Zeus: Master of Olympus follows in the same tradition as Impressions' other real-time city-building games, including Pharaoh and the Caesar series. These games combine the urban-management elements of Maxis' SimCity along with the colonial and imperial objectives of Blue Byte's Settlers games. Yet although Zeus is similar to its predecessors, it offers numerous enhancements and improvements that make it a much better game. These include features and options reminiscent of Ensemble's Age of Empires real-time strategy games as well as MicroProse's classic Civilization series. As a result, Zeus plays like a best-of-all-worlds combination of some of the greatest strategy games ever.
As the title implies, Zeus is set in ancient Greece. However, the setting doesn't have too much of an impact on gameplay. For the most part, Zeus plays exactly like Caesar and Pharaoh. The only surface differences are the products your people produce and the food your people eat. Just as in the previous games, your goal is to manage every aspect of an ancient city. From agriculture and housing to employment and military, everything is under your control. You must make sure that you have enough jobs for your people and enough people for your jobs. You also need enough food to feed your people and enough profit from exporting goods to cover the high cost of importing the goods you aren't able to produce. It's a high-wire act and becomes even trickier as your city grows in size.
As you get into the game, you'll notice there are actually some key differences in the way that Zeus plays compared with its predecessors. Impressions has made some significant changes to the mission structure so that - while the basic gameplay is still the same - it's now much more fun to play. A typical campaign, called an "adventure," works as follows. You begin with a tract of empty land. You build your city from scratch, as you aim for some preset, easily achievable goals. Once your city is functioning smoothly, the mission ends. The next mission will put you in charge of the same city, but your goals will be a bit more complex. Usually, these will involve having to attract a legendary hero, like Hercules or Perseus, to your city to perform some task. Once that's done, it's on to the next mission. Eventually, you'll choose a site to colonize and begin again from scratch. Then it's back to the parent city, this time with all the benefits of having a colony, including increased trade and a yearly tribute of money or goods. By this time, some of your neighboring countries will probably have been offended or will have become jealous, and so it'll be time to start invading or defending. The final mission will end with your having to accomplish some larger goals that ensure that your city is thriving and free from rivals.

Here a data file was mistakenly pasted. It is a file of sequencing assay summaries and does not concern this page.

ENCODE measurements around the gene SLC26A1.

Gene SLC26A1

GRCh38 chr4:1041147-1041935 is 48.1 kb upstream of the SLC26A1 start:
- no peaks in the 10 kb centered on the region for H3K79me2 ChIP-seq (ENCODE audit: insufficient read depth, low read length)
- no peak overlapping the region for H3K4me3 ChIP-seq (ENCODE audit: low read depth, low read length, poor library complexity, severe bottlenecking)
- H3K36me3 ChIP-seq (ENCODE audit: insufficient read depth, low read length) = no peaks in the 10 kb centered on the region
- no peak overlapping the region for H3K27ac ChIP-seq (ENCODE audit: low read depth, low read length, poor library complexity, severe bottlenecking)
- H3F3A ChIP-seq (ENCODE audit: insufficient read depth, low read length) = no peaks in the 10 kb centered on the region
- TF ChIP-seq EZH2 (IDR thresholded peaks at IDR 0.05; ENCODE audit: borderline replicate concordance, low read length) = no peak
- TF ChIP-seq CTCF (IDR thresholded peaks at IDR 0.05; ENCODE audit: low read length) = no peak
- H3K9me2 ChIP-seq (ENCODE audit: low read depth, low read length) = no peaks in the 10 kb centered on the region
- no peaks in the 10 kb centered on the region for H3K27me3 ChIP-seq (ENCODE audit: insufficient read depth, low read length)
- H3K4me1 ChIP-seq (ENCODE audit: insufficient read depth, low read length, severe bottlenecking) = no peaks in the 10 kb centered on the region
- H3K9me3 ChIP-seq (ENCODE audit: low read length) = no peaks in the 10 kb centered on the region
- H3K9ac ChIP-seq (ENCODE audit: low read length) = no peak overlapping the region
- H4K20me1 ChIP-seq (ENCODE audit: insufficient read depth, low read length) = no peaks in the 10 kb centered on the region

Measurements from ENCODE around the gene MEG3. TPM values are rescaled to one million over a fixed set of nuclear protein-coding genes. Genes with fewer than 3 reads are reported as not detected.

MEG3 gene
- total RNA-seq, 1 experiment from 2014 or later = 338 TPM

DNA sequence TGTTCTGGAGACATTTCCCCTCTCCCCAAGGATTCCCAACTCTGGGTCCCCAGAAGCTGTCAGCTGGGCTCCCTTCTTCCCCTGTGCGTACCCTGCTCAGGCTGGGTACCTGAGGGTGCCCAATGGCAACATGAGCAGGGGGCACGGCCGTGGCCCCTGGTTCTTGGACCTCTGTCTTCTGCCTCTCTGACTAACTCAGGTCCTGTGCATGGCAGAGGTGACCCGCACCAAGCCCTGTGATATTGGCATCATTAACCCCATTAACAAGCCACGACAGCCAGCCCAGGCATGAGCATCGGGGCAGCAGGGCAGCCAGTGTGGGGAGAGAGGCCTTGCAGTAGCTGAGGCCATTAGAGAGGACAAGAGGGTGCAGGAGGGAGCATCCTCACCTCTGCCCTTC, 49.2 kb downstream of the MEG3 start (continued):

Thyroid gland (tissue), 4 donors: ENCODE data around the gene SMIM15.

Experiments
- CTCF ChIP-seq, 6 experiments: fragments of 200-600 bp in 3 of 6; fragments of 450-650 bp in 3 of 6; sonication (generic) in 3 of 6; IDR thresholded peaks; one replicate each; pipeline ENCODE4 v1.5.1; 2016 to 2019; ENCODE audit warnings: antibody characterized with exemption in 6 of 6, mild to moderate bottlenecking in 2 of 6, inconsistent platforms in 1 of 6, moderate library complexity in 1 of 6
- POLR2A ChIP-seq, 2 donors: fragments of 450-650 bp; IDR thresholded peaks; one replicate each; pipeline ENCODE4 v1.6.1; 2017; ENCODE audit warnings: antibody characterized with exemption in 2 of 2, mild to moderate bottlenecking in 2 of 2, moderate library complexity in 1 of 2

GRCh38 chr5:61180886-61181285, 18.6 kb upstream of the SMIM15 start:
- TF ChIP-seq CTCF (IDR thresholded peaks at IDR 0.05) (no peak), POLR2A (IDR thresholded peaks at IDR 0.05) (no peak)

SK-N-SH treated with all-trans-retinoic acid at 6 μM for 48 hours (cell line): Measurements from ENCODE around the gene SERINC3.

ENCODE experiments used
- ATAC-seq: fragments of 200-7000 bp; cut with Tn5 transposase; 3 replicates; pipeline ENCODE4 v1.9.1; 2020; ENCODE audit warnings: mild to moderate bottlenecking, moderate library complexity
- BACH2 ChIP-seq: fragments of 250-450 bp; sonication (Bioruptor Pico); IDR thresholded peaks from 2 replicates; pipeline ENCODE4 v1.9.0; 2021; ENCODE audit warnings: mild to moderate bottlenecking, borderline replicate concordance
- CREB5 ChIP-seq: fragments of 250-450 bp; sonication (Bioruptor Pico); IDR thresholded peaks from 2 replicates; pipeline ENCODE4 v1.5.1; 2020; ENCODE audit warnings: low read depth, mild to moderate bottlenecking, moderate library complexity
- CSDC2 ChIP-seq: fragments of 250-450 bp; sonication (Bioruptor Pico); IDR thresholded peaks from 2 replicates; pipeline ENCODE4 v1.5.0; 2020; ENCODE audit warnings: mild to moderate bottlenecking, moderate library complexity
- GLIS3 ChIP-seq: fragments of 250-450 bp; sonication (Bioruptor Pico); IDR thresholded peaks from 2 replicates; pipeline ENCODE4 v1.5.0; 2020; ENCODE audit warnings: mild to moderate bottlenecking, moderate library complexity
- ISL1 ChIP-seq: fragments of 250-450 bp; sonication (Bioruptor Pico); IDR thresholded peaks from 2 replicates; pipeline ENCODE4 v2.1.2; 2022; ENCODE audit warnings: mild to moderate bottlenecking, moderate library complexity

While some of these ideas were implemented in Cleopatra, the expansion to Pharaoh, they are fully realized in Zeus. Specifically, your city remains exactly as you left it from mission to mission. Adventures range from five to eight missions and typically take quite a while to finish. There are seven in all, and they get increasingly difficult. Moreover, they each focus on one particular aspect of Greek history or mythology; one will have you aiding Jason through his tasks, while another is about the Trojan War. The only problem with the adventures is that the integration of the mythology occasionally seems like an afterthought. For instance, in an episode called Hercules' Labors, Hercules himself only plays a small role. But overall, the mission design is first-rate.